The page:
Ollie Tucker gave Buffalo the early lead with a two-run homer in the first, but Dean settled in and shut down the Bisons until the sixth, when they brought home a run on an error, knocking Dean out of the game. However, from that point on, the Red Birds power-laden lineup carried them to victory. Towering home runs from Mickey Heath, Nick Cullop and Jack Rothrock, helped Columbus even the series at a game apiece. It was only Buffalo's fourth loss in its last 19 games, prompting Ray Schalk to exclaim "Well, you didn't expect us to win all of them, did you?"[5]

A bit of a controversy developed early in the series, due to lower than expected attendance figures. The players had an interest in fan turnout, since a portion of the receipts from the first five games would be divided among the players. Low attendance at the first two games seemed to be caused by a number of factors, including morning showers and threatening skies. However, some Buffalo players complained about the time of the games. Bisons second baseman Fresco Thompson argued that "If the game had been played at night we would have drawn at least 7,000 and that would have given us all a break on the split between the two clubs… But as it is we're liable to owe some money for playing them."[6]

Back in Buffalo, fans were closely following the series on a playograph machine outside the Main Street office of the Buffalo Evening News. An announcer stated who was at the plate, as metal figures reenacted the action of the game in virtual real time. Several thousand fans turned out to watch the playograph to keep updated on their beloved team.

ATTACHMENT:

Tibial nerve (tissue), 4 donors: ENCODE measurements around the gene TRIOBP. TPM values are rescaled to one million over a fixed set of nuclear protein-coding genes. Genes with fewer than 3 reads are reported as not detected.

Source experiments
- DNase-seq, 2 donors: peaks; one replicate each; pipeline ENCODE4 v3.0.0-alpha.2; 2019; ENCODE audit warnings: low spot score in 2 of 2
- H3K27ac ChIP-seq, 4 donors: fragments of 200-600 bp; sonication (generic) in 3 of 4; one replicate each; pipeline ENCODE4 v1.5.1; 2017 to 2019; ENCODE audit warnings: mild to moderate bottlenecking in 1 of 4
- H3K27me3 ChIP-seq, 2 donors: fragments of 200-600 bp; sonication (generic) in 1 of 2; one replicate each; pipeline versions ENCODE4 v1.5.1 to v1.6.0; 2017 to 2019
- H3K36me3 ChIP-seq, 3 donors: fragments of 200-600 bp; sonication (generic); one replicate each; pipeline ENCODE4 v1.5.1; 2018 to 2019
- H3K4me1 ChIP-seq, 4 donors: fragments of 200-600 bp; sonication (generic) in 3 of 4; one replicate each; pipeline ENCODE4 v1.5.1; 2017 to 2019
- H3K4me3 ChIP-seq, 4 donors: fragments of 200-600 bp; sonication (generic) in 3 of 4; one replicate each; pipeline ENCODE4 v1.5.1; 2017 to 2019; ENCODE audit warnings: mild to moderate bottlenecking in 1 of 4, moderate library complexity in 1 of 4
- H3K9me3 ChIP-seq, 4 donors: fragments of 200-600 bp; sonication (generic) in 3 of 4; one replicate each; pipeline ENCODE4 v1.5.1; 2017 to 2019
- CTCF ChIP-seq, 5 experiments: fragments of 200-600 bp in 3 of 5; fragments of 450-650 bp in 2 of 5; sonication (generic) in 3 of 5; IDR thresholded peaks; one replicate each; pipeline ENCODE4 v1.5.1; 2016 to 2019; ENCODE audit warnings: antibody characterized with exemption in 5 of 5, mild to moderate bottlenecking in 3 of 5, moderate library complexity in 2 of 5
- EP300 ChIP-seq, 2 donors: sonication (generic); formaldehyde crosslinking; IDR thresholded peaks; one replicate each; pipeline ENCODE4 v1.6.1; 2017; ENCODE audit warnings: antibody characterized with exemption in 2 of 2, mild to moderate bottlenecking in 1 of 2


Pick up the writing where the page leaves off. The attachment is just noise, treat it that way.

The next two games were rained out, allowing Columbus's Paul Dean to start consecutive games on just two days rest. The Bisons countered with Phil Gallivan (15-15, 5.13 ERA). Another wet, soggy, drizzly day in Columbus helped keep attendance down to just 5,035.

Once again, Buffalo jumped on top in the first inning on a two-run single by Ollie Carnegie. It marked the fifth straight game in which the Herd scored at least two runs in their first at-bat. Dean was able to survive the opening inning by getting Bisons catcher Bucky Crouse, the eighth hitter to bat in the inning, to pop up to the catcher with the bases loaded.

But the Red Birds bats also started off hot. Columbus scored four runs in their half of the first, highlighted by a three-run home run by Jack Rothrock, to take a 4-2 lead. At that point Paul Dean took over the game. The Columbus hurler "held the Herd completely at his mercy," allowing only two hits in the next seven innings, before a ninth inning Buffalo rally fell short.[7] Columbus won 8-5, as Dean won back-to-back games to vault the Red Birds to a two games to one lead in the series.

Game four was the final game in Columbus, before heading to Buffalo to complete the series. The Buffalo Evening News wrote that "Although neither would admit it, both Ray Schalk, manager of the Bisons, and Ray Blades, pilot of the Birds, regarded this contest as the 'key' game of the series."[8] Either Buffalo would tie up the series before heading home, or Columbus would take a commanding three games to one lead. Unfortunately for the Herd, things did not go their way.

A pair of lefties went to the mound, as Buffalo's Charlie Perkins (12-13, 3.88 ERA) took on Columbus's Clarence Heise (17-5, 3.88 ERA). Perkins had won five straight starts, allowing only five runs in his previous 36 innings. However, he wasn't at his best on this day, as Columbus chipped away to a 6-0 lead through five innings and never looked back. Ollie Carnegie's three hits, including his 32nd home run of the year weren't nearly enough to bring the Herd back. Columbus won 11-5 to take a three games to one lead in the series.